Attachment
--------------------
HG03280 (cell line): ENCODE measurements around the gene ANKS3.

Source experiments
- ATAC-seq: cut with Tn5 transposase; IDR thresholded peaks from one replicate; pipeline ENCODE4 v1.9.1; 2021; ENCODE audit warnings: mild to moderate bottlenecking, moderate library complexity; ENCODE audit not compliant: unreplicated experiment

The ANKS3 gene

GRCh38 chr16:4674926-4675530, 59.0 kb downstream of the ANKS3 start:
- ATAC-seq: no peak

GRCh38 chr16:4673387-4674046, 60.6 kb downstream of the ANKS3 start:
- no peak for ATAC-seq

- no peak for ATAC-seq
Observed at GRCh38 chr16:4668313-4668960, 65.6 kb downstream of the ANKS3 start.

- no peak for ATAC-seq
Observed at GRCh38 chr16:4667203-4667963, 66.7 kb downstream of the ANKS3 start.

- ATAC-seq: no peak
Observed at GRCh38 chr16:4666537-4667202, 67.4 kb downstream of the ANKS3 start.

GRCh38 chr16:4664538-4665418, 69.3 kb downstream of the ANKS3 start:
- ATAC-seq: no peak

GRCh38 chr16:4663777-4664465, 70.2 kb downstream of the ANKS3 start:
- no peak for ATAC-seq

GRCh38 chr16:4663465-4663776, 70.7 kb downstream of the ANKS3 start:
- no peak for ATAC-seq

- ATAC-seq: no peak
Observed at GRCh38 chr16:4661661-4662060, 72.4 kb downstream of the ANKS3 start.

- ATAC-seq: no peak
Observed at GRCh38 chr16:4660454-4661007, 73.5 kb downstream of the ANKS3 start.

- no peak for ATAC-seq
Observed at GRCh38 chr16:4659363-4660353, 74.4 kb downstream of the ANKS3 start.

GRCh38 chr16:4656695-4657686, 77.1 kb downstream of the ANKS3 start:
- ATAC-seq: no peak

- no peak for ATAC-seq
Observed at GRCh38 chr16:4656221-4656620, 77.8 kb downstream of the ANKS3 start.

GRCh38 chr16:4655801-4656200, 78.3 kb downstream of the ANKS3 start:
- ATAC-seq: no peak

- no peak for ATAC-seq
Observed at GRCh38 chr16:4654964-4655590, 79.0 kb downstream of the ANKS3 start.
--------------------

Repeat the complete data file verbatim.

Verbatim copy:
HG03280 (cell line): ENCODE measurements around the gene ANKS3.

Source experiments
- ATAC-seq: cut with Tn5 transposase; IDR thresholded peaks from one replicate; pipeline ENCODE4 v1.9.1; 2021; ENCODE audit warnings: mild to moderate bottlenecking, moderate library complexity; ENCODE audit not compliant: unreplicated experiment

The ANKS3 gene

GRCh38 chr16:4674926-4675530, 59.0 kb downstream of the ANKS3 start:
- ATAC-seq: no peak

GRCh38 chr16:4673387-4674046, 60.6 kb downstream of the ANKS3 start:
- no peak for ATAC-seq

- no peak for ATAC-seq
Observed at GRCh38 chr16:4668313-4668960, 65.6 kb downstream of the ANKS3 start.

- no peak for ATAC-seq
Observed at GRCh38 chr16:4667203-4667963, 66.7 kb downstream of the ANKS3 start.

- ATAC-seq: no peak
Observed at GRCh38 chr16:4666537-4667202, 67.4 kb downstream of the ANKS3 start.

GRCh38 chr16:4664538-4665418, 69.3 kb downstream of the ANKS3 start:
- ATAC-seq: no peak

GRCh38 chr16:4663777-4664465, 70.2 kb downstream of the ANKS3 start:
- no peak for ATAC-seq

GRCh38 chr16:4663465-4663776, 70.7 kb downstream of the ANKS3 start:
- no peak for ATAC-seq

- ATAC-seq: no peak
Observed at GRCh38 chr16:4661661-4662060, 72.4 kb downstream of the ANKS3 start.

- ATAC-seq: no peak
Observed at GRCh38 chr16:4660454-4661007, 73.5 kb downstream of the ANKS3 start.

- no peak for ATAC-seq
Observed at GRCh38 chr16:4659363-4660353, 74.4 kb downstream of the ANKS3 start.

GRCh38 chr16:4656695-4657686, 77.1 kb downstream of the ANKS3 start:
- ATAC-seq: no peak

- no peak for ATAC-seq
Observed at GRCh38 chr16:4656221-4656620, 77.8 kb downstream of the ANKS3 start.

GRCh38 chr16:4655801-4656200, 78.3 kb downstream of the ANKS3 start:
- ATAC-seq: no peak

- no peak for ATAC-seq
Observed at GRCh38 chr16:4654964-4655590, 79.0 kb downstream of the ANKS3 start.